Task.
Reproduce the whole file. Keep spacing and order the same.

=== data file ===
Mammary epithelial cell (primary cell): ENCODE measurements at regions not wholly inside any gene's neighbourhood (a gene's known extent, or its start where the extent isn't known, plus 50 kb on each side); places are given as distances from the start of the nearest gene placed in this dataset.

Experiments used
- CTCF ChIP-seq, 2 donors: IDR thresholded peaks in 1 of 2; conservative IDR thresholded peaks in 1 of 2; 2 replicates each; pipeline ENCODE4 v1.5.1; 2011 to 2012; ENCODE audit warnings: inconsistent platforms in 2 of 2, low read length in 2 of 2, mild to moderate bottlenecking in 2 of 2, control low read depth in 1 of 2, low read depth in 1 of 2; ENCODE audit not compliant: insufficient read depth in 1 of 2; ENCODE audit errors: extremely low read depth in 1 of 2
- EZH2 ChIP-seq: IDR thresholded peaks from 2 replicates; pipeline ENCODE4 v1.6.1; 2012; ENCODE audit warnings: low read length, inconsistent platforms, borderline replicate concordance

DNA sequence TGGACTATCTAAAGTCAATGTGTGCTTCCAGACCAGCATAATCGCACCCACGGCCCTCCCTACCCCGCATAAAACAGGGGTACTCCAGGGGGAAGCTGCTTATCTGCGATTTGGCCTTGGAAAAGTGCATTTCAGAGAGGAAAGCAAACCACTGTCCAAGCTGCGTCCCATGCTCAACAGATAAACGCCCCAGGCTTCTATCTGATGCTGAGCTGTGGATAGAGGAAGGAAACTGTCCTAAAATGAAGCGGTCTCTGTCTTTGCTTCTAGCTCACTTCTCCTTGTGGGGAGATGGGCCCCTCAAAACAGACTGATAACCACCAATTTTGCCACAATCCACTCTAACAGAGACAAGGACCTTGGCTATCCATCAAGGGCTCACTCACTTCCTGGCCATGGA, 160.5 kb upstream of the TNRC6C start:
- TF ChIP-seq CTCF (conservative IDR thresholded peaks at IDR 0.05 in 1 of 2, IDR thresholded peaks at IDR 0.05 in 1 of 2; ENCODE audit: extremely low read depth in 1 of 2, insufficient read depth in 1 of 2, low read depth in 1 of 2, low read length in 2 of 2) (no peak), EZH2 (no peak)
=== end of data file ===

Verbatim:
Mammary epithelial cell (primary cell): ENCODE measurements at regions not wholly inside any gene's neighbourhood (a gene's known extent, or its start where the extent isn't known, plus 50 kb on each side); places are given as distances from the start of the nearest gene placed in this dataset.

Experiments used
- CTCF ChIP-seq, 2 donors: IDR thresholded peaks in 1 of 2; conservative IDR thresholded peaks in 1 of 2; 2 replicates each; pipeline ENCODE4 v1.5.1; 2011 to 2012; ENCODE audit warnings: inconsistent platforms in 2 of 2, low read length in 2 of 2, mild to moderate bottlenecking in 2 of 2, control low read depth in 1 of 2, low read depth in 1 of 2; ENCODE audit not compliant: insufficient read depth in 1 of 2; ENCODE audit errors: extremely low read depth in 1 of 2
- EZH2 ChIP-seq: IDR thresholded peaks from 2 replicates; pipeline ENCODE4 v1.6.1; 2012; ENCODE audit warnings: low read length, inconsistent platforms, borderline replicate concordance

DNA sequence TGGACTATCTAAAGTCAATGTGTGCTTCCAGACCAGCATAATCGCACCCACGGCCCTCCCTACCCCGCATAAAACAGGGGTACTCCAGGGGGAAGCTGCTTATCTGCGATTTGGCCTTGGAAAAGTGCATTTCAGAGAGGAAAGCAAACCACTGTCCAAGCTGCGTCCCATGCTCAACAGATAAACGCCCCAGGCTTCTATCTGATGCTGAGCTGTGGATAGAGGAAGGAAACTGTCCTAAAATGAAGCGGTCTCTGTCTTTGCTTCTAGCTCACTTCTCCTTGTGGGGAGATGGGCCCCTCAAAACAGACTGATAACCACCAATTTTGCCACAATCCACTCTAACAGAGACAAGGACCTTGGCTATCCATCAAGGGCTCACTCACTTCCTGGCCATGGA, 160.5 kb upstream of the TNRC6C start:
- TF ChIP-seq CTCF (conservative IDR thresholded peaks at IDR 0.05 in 1 of 2, IDR thresholded peaks at IDR 0.05 in 1 of 2; ENCODE audit: extremely low read depth in 1 of 2, insufficient read depth in 1 of 2, low read depth in 1 of 2, low read length in 2 of 2) (no peak), EZH2 (no peak)